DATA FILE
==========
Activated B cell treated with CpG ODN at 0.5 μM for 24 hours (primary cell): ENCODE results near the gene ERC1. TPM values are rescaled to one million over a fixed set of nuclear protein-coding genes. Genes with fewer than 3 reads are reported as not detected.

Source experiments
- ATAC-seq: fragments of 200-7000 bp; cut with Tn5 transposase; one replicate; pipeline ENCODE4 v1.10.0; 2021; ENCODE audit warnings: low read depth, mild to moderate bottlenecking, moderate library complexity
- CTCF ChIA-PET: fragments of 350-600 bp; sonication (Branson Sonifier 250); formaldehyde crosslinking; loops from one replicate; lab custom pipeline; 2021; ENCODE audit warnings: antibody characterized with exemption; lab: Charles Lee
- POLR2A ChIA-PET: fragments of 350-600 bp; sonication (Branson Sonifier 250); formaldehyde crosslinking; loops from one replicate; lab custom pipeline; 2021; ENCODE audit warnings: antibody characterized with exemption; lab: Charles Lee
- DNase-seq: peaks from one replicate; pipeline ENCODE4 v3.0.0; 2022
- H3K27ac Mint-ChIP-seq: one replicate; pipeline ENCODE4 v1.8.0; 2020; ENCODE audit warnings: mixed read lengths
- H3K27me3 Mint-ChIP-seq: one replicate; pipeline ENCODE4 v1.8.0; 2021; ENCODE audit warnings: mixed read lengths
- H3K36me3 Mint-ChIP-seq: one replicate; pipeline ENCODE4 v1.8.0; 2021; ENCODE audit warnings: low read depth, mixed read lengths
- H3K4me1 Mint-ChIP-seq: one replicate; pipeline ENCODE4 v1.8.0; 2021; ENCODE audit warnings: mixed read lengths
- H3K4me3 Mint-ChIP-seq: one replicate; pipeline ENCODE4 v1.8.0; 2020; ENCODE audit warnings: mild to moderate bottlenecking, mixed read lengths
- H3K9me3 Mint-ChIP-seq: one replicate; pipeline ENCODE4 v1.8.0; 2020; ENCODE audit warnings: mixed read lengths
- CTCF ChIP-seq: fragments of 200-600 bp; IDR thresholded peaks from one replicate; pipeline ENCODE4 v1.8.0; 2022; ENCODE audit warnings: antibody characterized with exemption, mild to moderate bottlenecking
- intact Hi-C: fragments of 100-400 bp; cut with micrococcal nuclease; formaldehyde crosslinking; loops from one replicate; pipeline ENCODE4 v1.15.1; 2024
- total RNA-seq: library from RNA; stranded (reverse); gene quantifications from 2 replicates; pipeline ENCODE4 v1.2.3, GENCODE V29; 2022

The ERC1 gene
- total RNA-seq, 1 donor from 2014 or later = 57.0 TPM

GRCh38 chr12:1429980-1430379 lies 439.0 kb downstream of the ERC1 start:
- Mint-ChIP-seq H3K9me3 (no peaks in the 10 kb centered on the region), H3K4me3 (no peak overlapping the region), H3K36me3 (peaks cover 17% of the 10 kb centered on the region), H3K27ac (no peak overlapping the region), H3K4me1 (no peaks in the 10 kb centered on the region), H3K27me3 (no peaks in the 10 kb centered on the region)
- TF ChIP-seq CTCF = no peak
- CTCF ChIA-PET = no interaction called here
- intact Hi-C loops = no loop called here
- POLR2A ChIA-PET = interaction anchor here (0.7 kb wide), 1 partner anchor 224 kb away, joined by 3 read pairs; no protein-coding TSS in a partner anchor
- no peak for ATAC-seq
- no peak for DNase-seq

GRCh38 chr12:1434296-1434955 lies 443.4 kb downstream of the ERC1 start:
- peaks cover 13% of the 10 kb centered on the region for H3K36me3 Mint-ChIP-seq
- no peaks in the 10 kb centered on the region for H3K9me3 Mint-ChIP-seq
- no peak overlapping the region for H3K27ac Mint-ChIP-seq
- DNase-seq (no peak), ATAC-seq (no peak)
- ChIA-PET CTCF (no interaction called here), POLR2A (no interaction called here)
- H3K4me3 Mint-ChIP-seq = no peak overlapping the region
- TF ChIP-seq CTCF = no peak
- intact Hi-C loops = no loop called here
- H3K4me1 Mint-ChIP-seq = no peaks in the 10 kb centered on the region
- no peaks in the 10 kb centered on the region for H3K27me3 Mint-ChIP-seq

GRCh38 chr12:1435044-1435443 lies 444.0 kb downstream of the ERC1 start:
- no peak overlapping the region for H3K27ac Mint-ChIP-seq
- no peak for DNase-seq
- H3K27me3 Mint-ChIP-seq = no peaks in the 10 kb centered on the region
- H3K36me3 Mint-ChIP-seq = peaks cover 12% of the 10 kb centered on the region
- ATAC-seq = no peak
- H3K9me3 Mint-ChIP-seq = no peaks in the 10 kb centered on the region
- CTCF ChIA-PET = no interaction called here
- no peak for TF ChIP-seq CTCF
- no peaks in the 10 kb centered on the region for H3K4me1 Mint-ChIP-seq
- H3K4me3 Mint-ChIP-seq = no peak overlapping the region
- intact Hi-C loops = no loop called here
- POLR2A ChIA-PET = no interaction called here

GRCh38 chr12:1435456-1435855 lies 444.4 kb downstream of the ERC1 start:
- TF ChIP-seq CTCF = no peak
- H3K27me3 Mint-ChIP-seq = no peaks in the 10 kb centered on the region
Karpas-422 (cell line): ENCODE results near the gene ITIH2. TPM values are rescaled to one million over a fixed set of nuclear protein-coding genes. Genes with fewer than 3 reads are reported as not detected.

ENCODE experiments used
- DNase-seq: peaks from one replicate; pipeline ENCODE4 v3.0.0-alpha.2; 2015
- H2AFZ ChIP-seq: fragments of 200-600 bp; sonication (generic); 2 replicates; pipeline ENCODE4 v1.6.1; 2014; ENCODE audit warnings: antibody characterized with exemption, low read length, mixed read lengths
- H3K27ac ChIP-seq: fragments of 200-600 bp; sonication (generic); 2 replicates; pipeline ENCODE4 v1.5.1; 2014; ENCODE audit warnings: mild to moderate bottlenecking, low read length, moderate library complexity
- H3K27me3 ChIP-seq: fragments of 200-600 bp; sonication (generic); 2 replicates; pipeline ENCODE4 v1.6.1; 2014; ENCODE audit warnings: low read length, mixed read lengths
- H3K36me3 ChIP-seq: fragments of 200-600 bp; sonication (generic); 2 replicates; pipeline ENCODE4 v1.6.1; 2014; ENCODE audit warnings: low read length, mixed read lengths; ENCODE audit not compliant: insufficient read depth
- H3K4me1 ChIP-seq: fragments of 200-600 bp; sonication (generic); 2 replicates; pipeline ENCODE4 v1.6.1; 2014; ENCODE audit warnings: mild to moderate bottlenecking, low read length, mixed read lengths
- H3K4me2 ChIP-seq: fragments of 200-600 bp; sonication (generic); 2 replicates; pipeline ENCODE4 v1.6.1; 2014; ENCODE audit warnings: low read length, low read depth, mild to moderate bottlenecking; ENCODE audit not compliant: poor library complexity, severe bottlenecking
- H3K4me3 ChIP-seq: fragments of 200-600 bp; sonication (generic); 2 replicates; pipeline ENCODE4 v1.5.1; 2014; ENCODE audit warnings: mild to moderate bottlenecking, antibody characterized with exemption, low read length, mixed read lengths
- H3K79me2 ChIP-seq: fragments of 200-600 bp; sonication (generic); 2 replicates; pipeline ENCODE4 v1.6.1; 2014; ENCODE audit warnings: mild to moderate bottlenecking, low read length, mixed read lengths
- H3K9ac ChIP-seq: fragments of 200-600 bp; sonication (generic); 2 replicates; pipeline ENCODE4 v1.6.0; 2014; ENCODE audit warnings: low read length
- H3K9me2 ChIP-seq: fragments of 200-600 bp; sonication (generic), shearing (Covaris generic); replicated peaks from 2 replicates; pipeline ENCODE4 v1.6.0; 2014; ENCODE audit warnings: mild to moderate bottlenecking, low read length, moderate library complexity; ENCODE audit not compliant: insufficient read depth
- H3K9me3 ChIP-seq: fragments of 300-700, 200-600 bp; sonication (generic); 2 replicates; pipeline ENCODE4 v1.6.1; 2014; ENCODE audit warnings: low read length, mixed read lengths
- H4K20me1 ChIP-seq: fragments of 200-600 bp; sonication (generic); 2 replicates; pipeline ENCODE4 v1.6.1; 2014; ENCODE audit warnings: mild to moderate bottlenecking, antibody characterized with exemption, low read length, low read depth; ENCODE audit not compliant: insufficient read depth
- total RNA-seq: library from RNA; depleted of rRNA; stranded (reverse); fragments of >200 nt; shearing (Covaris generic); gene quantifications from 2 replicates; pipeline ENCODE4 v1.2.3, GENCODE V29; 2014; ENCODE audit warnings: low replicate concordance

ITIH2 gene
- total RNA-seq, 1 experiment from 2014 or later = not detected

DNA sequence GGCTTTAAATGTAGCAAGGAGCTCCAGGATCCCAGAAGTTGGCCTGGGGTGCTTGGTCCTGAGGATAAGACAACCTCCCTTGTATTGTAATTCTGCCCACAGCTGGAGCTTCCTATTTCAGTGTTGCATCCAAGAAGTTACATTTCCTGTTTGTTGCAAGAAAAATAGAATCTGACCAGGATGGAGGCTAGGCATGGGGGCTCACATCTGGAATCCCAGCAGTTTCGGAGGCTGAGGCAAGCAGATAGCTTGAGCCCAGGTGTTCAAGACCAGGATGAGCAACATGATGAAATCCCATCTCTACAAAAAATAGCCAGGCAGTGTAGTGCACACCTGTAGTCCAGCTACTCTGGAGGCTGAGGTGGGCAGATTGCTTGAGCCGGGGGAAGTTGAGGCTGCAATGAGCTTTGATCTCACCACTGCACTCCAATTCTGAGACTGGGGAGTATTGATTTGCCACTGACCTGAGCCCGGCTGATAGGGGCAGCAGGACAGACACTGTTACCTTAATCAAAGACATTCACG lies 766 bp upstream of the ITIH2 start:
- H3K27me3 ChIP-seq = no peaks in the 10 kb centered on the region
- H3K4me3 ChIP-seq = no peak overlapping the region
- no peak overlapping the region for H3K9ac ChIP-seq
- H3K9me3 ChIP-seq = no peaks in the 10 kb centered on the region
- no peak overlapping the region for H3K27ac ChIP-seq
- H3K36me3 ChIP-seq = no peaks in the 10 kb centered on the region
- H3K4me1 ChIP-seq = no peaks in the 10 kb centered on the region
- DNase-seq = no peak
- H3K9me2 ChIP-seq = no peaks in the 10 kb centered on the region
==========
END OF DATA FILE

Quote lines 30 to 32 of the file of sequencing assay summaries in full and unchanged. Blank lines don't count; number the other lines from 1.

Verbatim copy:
- DNase-seq (no peak), ATAC-seq (no peak)
- ChIA-PET CTCF (no interaction called here), POLR2A (no interaction called here)
- H3K4me3 Mint-ChIP-seq = no peak overlapping the region